The Road

SUB-GENRES: Drama / Thriller / Survival
DIRECTED BY: John Hillcoat
WRITTEN BY: Joe Penhall (screenplay); Based on a novel by Cormac McCarthy

PEW PEW: The stage is set for anything and everything to happen in this flick, but it’s not an action movie.

CAT FOOD: Unlike most post-apocalyptic films, The Road actually does better than attempt to show the ravages of holocaust on both landscape and the human heart.


I’m not going to lie, this film had two things going against it before it even left the gate. First off, I’m not a Cormac McCarthy fan. The McCarthy adaptation that preceeded The Road, No Country For Old Men, was one of the most unnecessary, retardedly bleak, ugly, and pointless films I have ever seen. It might as well have been called Fuck You, Viewer, For Caring About Characters.

Second, I’m reasonably sure the whole post-apocalyptic thing has been played out to death already. While I’ve loved post-apocalypse films in the past, and there are most certainly more of these stories to tell, I’m afraid we might have fallen into a bit of a rut with our current mindset. Against these odds, however, I grew rather fond of The Road over the course of its two hour running time.

Viggo Mortensen and Kodi Smit-McPhee give brilliantly compelling performances as the unidentified Man and Boy respectively.

The film begins by rather quietly introducing an ambiguous apocalypse, most likely a nuclear holocaust or immense natural catastrophe of some kind. Our main character quite literally wakes up to it. We then fast forward several years to find he and his son heading south down a road, through a bleak and ravaged world full of scavengers, cannibals, rapists, and all around no-goods, toward some unexplained goal.

The story is decidedly thin, with the narrative going back and forth from the present to the time the main character’s wife was still in the picture. Survival is the name of the game, and father and son drift from cover to cover, trying desperately to avoid other dangerous men, and death at the hands of starvation. I will say, however, that no matter how linear and uncomplicated the plot is, The Road is chillingly engaging.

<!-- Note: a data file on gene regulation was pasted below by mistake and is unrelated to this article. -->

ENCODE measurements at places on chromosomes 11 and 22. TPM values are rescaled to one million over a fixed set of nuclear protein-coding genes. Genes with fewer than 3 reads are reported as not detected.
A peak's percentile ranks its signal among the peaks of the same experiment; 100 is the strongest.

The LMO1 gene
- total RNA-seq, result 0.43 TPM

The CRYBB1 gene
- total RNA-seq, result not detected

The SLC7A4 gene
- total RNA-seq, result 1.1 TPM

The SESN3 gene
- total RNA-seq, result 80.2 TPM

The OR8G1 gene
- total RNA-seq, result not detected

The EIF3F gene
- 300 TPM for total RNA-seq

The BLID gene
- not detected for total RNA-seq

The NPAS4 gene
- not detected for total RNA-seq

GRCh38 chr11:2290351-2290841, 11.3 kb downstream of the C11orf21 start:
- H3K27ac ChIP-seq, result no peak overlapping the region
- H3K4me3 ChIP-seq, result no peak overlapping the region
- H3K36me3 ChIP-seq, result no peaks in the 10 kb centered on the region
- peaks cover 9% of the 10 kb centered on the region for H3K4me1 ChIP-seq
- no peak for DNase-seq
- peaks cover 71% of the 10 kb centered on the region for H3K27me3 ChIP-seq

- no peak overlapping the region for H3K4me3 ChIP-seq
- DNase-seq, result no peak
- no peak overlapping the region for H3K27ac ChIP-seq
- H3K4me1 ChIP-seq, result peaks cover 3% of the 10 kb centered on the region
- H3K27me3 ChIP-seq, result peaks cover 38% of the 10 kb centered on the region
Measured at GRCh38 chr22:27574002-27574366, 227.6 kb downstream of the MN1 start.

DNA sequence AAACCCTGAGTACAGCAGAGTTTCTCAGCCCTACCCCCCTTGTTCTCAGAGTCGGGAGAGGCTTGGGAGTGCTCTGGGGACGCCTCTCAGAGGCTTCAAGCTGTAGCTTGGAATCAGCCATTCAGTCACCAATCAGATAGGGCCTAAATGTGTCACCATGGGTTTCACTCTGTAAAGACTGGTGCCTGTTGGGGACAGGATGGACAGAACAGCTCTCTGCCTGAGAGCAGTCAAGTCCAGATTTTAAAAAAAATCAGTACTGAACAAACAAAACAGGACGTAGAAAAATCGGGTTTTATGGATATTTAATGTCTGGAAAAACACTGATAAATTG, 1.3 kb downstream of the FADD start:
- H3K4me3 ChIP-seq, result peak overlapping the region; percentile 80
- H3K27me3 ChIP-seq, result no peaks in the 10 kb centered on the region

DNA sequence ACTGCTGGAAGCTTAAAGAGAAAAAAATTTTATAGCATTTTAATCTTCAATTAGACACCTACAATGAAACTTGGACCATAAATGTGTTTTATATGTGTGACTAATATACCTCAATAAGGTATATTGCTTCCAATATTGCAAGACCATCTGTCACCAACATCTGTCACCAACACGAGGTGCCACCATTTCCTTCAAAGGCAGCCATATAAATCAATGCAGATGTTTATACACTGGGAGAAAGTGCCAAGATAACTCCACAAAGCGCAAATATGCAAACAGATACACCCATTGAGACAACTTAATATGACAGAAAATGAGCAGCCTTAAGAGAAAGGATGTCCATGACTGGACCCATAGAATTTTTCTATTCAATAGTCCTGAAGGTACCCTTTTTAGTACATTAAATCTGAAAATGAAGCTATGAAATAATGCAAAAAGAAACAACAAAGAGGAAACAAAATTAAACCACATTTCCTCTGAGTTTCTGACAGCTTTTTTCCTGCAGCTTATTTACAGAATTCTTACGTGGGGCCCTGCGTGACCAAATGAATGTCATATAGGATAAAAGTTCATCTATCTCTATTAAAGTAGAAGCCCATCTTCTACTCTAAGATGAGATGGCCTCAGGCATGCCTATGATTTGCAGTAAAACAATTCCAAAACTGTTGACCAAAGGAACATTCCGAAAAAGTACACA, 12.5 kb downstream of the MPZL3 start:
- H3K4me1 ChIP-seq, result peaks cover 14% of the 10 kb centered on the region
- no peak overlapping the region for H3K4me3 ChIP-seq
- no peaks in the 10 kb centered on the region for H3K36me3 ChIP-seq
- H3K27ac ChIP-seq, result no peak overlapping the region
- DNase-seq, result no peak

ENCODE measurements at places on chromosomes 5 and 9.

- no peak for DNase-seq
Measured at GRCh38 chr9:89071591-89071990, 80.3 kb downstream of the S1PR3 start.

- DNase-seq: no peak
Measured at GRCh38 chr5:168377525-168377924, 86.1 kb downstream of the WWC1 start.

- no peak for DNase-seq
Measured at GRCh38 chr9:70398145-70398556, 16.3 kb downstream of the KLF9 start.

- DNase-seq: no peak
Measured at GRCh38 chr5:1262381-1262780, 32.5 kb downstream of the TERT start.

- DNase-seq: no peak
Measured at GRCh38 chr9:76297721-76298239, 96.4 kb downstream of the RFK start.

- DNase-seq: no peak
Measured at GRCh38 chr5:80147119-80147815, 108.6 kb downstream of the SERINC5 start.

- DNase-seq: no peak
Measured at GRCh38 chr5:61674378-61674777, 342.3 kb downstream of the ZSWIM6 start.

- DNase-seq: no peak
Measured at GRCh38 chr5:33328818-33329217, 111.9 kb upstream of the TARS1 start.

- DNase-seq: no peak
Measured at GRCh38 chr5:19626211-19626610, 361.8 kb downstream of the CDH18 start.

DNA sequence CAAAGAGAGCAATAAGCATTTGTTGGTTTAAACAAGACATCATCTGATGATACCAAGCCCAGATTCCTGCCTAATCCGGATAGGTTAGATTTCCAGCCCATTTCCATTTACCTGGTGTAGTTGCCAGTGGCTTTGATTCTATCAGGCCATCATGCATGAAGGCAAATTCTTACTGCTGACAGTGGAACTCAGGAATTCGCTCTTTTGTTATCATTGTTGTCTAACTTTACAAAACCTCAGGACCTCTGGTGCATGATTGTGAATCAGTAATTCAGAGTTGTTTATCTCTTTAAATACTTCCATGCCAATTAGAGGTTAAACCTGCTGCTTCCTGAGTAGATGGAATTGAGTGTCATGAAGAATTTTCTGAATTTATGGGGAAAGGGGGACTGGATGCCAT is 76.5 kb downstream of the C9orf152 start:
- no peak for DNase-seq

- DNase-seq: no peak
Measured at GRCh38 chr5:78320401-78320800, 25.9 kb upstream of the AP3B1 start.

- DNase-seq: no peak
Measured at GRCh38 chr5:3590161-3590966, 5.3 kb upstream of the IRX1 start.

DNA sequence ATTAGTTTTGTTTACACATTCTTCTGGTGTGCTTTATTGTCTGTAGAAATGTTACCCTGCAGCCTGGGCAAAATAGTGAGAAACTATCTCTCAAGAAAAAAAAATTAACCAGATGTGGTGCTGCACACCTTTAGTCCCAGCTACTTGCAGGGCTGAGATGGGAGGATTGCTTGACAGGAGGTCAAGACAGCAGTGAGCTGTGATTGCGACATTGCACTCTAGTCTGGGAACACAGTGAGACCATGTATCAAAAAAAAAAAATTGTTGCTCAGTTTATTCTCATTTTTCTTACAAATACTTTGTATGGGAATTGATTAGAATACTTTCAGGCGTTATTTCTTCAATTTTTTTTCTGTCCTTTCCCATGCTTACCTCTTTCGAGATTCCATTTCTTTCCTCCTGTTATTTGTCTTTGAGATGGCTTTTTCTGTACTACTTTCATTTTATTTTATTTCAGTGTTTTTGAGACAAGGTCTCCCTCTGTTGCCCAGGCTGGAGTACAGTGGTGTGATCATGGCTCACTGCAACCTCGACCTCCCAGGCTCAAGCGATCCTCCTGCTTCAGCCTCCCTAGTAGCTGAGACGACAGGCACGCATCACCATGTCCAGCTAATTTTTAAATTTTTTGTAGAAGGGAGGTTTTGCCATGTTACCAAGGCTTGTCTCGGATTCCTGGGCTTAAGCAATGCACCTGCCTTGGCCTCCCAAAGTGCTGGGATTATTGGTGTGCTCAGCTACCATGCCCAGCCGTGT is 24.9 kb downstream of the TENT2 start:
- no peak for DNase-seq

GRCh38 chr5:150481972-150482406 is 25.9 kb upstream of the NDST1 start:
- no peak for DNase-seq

The sight of other men isn’t usually a good thing for our main characters. The sense of dread is incredibly real.

In the uphill struggle for survival, hope hangs impossibly by less than a thread as no sign of any amount of recovery appears in reach. There is never a feeling that this world can be rebuilt. As Kyle Reese said in The Terminator, mankind is on the brink of “going out forever.” In spite of this, The Road somehow manages to craft an oddly uplifting story of a man’s bond with his son, and preparing the boy’s character for a time when he will no longer be around.

The film’s look could be described as a mesmerising bleak. Even the comforts of nature are few and far between. With all of the animals having perished and the trees existing only as rickety and collapsing skeletons, flowing water seems to be the only natural wonder that appears comforting. Images of abandoned highways, austere landscapes dominated by obsoleted power transformers, and oppressive black clouds make The Road’s world so damn ugly it’s nothing short of a visual masterpiece.

There is nothing comforting about The Road’s visual, but it is stunning in its own right.

As stated in this review’s preamble, The Road’s presentation of the ravages of holocaust on both nature and on humanity is something quite unique and very special. In the post-apocalyptic sub-genre, it’s very important to come up with something unique and defining to set the film apart from all the rest of the “everything’s gone, we’re all fucked” clones. The Road passes with flying colours as it shows what mankind is capable of in its lowest moments. That being said, the menace is only really hinted at, so the squeamish like myself will be able to endure the darkest bits.

Do understand this, however:

Early on in the film, you’ll develop a pit in your stomach. My advice is to name it and learn its favourite colour — it’s gonna be with you for a while. The Road wastes no time setting the stage for absolutely anything and everything to happen, creating an unparalleled amount of suspense for a film with no outright goal. And just as there’s a ton of dread and despair happening, there are moments of joy to be had as well that stand out like the proverbial fire mentioned in a few of the film’s scenes.

Throughout their desperate bid to survive, father and son do manage to find a few brief moments in which to bond.

My only gripe with The Road is its relatively ambiguous plot. There doesn’t seem to be any goal aside from survival, so this stunts the thing’s potential, but it doesn’t hurt its stakes any. The film is consequently quite bleak, however, but it does have a conclusion that could very easily be misconstrued as a hopeful one. I can live with that.

Ambiguity and lack of a final goal aside, The Road will keep you on the edge of your seat for no other reason than you have a human heart.


View The Road Trailer

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